It can be mind-boggling to think about how long cartoons have been around. Yes, Mickey Mouse has been an American pop culture icon for longer than virtually everybody reading these words has been alive. Believe it or not, the history of animation goes back a lot farther than that: Pre-film, the first animations can be tracked back to 1833, with the zoetrope. It only evolved from that point on, and this rich history is what the above video from The Solomon Society beautifully demonstrates (via Sploid).
Early animation was often primitive and minimalistic, what's surprising is how quickly its starts to achieve a level of fluidity similar to modern cartoons. By the early 1900s, films like Gertie the Dinosaur (from 1914) demonstrated movement that looked pretty natural. Disney's Flowers and Trees is the first color film included in the video, and as you'd expect, there's a lot more Disney after that. Even though we knew that Snow White is super old, it's crazy to think that it came out 80 years ago, in 1937, because of how well done it was.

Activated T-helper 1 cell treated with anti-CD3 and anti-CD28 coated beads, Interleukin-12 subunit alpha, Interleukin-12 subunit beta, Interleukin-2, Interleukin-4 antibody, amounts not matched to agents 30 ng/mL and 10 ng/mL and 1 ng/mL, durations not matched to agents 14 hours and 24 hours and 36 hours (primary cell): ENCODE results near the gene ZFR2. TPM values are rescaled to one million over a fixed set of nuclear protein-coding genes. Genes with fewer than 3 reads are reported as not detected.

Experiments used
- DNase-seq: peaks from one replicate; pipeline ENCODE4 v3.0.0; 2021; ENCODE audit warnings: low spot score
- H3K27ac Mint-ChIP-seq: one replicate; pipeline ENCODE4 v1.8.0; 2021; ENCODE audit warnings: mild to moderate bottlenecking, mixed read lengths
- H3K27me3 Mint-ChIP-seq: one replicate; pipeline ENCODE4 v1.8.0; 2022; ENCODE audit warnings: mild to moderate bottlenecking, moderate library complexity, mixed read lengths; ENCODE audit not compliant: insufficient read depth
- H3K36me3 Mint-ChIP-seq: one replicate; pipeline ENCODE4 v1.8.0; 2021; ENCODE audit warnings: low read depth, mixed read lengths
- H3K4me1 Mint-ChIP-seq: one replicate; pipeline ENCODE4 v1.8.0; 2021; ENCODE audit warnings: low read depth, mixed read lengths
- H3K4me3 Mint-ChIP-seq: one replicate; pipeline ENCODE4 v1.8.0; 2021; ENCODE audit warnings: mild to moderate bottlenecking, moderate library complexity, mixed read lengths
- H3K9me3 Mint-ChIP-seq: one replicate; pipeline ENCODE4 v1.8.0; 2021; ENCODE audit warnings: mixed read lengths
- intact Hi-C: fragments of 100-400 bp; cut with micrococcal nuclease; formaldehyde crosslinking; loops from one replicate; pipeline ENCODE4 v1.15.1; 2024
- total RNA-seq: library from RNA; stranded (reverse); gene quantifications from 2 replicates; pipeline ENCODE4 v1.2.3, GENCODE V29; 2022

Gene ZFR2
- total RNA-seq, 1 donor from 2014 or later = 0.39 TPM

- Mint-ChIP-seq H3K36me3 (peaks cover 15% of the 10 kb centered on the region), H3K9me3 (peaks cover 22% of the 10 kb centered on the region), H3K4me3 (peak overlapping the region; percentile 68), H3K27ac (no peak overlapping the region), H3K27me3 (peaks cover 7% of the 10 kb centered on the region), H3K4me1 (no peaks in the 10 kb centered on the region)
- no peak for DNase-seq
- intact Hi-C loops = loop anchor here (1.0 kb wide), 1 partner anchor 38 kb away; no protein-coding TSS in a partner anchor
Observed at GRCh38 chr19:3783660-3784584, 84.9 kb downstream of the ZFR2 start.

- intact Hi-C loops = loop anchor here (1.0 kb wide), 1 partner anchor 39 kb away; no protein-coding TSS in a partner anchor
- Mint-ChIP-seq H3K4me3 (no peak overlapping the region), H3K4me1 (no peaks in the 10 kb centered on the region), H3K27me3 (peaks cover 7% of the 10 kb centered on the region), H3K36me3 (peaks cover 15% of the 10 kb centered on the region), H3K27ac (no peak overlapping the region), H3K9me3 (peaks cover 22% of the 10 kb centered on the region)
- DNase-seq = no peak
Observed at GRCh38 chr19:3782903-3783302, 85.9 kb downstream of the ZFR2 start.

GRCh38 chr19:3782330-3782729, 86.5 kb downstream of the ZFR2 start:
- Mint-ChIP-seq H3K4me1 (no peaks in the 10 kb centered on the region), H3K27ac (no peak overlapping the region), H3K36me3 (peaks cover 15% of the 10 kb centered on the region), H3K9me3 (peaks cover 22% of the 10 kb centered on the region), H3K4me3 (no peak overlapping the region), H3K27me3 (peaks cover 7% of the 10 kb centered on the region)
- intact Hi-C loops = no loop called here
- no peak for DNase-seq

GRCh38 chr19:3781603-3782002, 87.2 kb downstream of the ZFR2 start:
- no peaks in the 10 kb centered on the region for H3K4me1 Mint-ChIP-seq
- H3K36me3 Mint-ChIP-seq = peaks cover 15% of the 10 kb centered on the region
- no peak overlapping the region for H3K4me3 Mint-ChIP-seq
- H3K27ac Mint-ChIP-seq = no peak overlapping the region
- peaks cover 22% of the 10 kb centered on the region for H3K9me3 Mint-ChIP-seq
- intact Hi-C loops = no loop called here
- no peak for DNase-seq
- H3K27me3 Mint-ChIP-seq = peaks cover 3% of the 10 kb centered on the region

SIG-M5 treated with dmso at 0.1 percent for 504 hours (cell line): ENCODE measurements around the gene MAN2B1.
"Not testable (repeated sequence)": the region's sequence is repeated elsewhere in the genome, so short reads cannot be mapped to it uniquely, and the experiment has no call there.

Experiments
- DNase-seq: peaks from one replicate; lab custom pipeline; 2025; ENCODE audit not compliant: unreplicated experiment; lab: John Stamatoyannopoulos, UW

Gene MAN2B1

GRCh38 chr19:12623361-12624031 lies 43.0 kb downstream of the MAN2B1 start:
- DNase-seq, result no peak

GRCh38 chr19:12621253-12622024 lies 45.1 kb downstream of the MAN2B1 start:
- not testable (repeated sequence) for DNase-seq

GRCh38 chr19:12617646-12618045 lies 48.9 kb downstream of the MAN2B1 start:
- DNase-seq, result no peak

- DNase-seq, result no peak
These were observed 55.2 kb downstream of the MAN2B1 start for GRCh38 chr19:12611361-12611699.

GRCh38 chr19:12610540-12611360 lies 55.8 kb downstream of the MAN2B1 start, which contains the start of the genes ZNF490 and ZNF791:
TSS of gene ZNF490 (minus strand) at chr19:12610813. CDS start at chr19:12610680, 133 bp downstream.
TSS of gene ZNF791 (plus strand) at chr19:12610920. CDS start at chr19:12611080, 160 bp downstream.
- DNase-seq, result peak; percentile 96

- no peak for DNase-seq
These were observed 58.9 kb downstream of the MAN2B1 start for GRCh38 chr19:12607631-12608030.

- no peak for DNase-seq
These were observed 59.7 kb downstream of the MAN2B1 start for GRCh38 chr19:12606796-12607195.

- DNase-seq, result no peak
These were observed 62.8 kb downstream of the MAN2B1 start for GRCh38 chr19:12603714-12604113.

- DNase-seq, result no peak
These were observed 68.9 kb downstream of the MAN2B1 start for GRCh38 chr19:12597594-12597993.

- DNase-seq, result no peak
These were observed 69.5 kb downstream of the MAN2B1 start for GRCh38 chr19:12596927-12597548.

This video only covers 1833 to 1990, since its creator wrote in the description that "the 3d revolution deserved its own video." While this video is presented beautifully, it's worth noting that it's far from a complete history. As one YouTube commenter put it, "UPA, Warner Bros, Fleischer, Terry Toons, Jay Ward, etc So many omissions. The work of Richard Williams and other Japanese studios outside of Ghibli..."
What are your favorites from the video? What about your favorites that weren't included? Whatever you're into, know that it's a gorgeous part of an engaging medium's fantastic history.
Featured image: Disney